So, which is better for your business? Paid search? Or paid social? To be honest, they can both provide a lot of value to most businesses, but if funds and/or time are tight and you have to pick one, which channel should you prioritize?

The answer to that question is highly business-dependent. For certain goals and priorities, paid search is ideal. For others, paid social is the obvious choice. To help you figure out which channel is best for your business, let’s take a look at how paid social and paid search shake out in the following key areas: speed of results, cost and brand building.

Best for Speedy Results: Search

If you need sales now and sell something that meets a need are aware of and actively seek solutions for, paid search should be your go-to marketing channel.

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Because paid search targets the bottom-of-the-funnel, most people who click on your paid search ads are well on their way to making a purchase. If they don’t buy from you, there’s a good chance that they’ll buy from the competition.

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So, when you invest into paid search, the results are usually fairly quick. For example, when someone searches for an emergency plumber, it’s not a decision they’re going to sit and stew over. They need help now!

To make things even better, you can make your paid search ads very direct. Your audience is looking to buy, and they want you to help them choose the right solution to their problem by making as compelling of a case for your business as possible.

With paid social, however, things are a bit more tricky. You’re interrupting your audience and hoping that they’ll be interested enough to buy, but to be honest, most of the people who see your ads will need some time to warm up to your product, service or company before they make a purchase. My friend who bought the eucalyptus saw those ads quite a few times before she finally decided to buy.

Of course, if you’re selling an impulse buy or have a particularly affordable offer, paid social can produce speedy results, but that’s generally the exception, not the rule.

Best for Cost: Varies…

“Which is cheaper, Facebook Ads or Google Ads?” is a question I get quite a lot. And it makes sense. You want to get the best bang for your buck, so it’s natural to want to know which ad platform will produce the cheapest results.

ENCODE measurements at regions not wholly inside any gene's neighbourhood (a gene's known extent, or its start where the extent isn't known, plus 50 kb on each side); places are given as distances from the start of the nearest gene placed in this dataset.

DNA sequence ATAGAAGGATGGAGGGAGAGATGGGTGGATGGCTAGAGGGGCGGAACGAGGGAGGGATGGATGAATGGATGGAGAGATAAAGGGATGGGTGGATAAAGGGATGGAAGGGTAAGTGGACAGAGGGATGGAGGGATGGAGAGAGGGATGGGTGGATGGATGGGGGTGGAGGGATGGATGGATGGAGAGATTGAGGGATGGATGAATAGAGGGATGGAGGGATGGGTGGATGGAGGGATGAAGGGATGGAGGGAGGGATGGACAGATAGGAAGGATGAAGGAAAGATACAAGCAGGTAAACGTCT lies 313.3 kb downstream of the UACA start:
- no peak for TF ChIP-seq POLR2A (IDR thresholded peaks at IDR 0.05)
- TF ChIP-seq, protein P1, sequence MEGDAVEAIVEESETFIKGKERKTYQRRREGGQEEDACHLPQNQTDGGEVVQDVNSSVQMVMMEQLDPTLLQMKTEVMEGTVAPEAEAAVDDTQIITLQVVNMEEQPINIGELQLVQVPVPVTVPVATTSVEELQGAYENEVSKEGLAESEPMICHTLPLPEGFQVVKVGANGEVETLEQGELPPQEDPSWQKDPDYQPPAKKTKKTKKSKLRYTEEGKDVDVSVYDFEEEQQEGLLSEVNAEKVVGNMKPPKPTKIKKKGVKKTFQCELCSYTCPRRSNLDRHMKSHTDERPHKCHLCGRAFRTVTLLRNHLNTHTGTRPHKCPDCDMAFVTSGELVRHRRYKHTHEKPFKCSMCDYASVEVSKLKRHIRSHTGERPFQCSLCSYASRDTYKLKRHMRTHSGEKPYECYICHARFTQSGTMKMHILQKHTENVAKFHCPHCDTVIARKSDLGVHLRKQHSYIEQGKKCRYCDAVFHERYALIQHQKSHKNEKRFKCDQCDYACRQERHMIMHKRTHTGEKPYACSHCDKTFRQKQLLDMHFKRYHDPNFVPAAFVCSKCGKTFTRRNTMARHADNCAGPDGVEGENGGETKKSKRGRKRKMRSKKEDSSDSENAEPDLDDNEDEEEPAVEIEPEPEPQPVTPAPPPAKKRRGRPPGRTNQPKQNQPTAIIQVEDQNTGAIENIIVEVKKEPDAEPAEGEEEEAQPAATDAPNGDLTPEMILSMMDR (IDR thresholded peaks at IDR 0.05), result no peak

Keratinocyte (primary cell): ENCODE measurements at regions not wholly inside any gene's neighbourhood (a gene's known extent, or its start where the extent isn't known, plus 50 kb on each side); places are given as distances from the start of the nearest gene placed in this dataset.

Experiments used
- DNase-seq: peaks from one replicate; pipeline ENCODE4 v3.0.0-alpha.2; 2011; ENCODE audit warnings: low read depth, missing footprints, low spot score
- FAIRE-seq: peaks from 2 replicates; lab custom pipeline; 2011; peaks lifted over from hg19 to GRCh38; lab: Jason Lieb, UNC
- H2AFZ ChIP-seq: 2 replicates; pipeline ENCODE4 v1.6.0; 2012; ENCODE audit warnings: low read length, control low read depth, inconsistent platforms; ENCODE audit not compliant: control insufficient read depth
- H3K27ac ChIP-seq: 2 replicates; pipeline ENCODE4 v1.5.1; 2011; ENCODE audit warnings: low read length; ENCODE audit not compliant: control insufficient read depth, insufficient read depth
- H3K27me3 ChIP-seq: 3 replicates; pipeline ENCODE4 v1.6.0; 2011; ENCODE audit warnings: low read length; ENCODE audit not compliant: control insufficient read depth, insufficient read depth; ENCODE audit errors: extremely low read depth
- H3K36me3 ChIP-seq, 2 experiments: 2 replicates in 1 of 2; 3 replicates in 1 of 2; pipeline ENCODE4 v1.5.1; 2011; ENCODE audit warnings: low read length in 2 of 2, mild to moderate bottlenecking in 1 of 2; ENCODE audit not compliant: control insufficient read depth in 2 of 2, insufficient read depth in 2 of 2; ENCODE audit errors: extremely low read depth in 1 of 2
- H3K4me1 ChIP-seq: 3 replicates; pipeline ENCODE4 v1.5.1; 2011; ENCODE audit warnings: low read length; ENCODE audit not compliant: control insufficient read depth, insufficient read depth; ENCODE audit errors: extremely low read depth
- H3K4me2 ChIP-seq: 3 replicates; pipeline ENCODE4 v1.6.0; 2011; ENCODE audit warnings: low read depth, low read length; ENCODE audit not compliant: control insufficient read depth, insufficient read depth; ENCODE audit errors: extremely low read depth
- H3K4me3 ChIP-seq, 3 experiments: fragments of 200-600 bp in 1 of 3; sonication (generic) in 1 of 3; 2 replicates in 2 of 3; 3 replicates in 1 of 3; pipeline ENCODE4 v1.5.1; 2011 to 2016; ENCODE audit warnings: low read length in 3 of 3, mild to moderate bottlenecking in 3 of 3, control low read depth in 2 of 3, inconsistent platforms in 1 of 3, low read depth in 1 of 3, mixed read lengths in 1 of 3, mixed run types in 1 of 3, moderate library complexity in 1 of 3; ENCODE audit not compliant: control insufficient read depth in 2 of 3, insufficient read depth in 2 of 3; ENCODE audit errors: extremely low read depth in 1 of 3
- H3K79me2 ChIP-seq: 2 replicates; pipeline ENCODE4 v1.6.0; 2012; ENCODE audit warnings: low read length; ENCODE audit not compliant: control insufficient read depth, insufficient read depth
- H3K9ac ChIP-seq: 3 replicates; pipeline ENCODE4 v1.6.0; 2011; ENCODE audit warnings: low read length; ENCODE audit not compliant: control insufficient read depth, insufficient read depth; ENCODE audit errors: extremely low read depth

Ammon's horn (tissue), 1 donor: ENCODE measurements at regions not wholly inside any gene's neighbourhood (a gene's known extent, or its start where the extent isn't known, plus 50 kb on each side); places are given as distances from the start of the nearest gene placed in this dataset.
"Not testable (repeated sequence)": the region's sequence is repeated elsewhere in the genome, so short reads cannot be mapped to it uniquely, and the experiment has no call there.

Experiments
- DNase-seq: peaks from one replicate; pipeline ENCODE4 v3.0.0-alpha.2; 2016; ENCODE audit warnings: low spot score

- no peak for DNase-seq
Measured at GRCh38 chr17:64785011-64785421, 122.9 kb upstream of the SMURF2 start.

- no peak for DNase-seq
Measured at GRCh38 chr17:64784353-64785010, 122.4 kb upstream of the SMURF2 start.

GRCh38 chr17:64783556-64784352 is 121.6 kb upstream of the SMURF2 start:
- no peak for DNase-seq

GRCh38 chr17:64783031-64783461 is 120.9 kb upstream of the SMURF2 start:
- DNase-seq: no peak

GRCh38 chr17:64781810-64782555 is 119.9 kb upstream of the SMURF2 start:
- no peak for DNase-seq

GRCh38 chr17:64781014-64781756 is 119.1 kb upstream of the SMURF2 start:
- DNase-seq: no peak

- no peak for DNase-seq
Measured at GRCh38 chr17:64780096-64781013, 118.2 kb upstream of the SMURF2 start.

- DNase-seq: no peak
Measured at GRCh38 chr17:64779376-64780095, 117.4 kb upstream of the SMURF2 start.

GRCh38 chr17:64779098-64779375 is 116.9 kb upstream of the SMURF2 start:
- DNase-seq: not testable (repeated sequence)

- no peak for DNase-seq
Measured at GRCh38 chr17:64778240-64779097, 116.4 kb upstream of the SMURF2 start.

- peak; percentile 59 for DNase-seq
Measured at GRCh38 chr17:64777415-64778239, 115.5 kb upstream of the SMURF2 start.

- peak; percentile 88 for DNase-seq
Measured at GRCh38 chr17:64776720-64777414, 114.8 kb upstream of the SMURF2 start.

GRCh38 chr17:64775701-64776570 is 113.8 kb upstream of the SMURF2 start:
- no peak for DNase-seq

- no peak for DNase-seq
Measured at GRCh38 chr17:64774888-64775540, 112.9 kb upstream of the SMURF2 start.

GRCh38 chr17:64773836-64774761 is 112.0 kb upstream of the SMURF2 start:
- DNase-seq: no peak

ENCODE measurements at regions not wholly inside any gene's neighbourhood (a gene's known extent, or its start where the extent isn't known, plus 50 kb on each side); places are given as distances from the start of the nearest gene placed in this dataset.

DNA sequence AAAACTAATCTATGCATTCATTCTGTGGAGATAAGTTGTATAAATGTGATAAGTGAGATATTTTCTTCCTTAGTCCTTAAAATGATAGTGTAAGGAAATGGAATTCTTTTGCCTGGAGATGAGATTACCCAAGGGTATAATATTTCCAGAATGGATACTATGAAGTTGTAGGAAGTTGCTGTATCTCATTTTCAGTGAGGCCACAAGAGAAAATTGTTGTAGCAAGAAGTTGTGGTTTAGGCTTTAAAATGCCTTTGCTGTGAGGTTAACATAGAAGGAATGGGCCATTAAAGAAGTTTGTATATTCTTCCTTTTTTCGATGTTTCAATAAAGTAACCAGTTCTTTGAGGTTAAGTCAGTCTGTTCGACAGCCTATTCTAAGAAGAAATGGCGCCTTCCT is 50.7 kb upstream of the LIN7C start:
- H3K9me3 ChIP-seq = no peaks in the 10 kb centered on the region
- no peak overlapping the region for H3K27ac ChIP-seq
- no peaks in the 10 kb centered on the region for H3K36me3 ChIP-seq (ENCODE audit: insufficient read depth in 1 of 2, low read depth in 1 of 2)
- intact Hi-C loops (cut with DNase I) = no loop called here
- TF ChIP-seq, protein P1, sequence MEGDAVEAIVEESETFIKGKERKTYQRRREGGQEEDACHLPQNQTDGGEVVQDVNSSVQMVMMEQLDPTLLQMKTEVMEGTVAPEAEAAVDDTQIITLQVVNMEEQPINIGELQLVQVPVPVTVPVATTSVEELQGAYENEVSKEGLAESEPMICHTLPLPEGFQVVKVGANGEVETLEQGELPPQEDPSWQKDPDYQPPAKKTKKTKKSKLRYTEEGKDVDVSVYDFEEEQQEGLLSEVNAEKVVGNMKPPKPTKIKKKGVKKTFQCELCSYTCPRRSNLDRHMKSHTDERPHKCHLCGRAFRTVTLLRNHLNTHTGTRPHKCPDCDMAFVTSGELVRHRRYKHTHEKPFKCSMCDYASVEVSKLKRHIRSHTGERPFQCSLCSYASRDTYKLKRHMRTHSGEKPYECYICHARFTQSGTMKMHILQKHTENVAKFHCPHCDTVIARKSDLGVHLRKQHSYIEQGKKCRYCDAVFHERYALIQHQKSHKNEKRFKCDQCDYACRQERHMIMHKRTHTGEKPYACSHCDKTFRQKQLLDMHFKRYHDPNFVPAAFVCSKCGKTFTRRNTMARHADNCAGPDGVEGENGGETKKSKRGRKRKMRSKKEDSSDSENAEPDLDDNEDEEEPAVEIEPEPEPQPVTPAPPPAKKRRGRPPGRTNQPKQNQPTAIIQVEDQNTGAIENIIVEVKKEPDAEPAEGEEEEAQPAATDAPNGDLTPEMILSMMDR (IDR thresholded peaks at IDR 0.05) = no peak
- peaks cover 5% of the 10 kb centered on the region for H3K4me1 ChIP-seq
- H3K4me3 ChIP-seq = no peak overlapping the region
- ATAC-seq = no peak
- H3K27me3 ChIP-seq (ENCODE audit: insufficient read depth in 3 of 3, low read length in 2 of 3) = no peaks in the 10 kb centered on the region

The only problem is, there’s no easy answer to this question.

If all you care about is your cost-per-click, paid social is definitely “cheaper” than paid search. After all, paid search clicks are more targeted, lower in the funnel and more likely to “buy now”, so it makes sense that they would be more competitive and cost more.

However, even with paid search, cost-per-click has a huge range of variability. On Google Ads, you might pay $3.00 per click for a keyword like “ice cream shop”. For a keyword like “personal injury attorney”, however, you could be paying $80 per click.

In contrast, the average CPC for Facebook Ads is about $1.00. For a particularly competitive audience, you might pay as much as $3.00 a click. On the surface, that seems like a much cheaper way to go, but looks can be deceiving.

Remember, you don’t make money off of clicks. You make it off of sales.

Sure, you might only pay $1 a click on Facebook Ads, but if only 1-in-300 clicks produces a paying customer, you’re paying $300 per sale. A click on Google Ads might cost you $30, but because those clicks are higher-intent, it might only take 10 clicks to make a sale, so you’re still paying $300 per sale.

This is why it’s so hard to predict whether paid social or paid search will generate a better return-on-ad-spend. Both can be extremely profitable or prohibitively expense—or anything in between—so the differences in CPC shouldn’t be your primary criterion for choosing one channel over the other.

Best for Building Your Brand: Social

Getting quick results is great. Making a great return-on-investment is vital. But if you really want to grow your business, you need to do more than just optimize for the fastest, most profitable results.

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If you want your business to grow, you need to build your brand.

When it comes to building a brand, paid search really isn’t all that useful. Most people don’t type in a search query online because they’re looking for a brand to fall in love with. Their goal is to solve a problem, not to build a relationship.

Paid social, on the other hand, really shines in this area. I mean, the whole point of social media is to build relationships. When people hop onto Facebook or Instagram, they’re not thinking about buying a new blender, they’re looking for connection: connection with people, connection with influencers…and even connection with brands.

So, if you want to build awareness and get people to buy into your company’s vision and brand story, there’s no better place to do it than social media.

Need to generate a buzz about your new product? Paid social is the way to go. Want to be the first company a potential client thinks of when they need help? Get in front of them with paid social. Looking for ways to work people through your marketing funnel? Paid social just might be your best bet.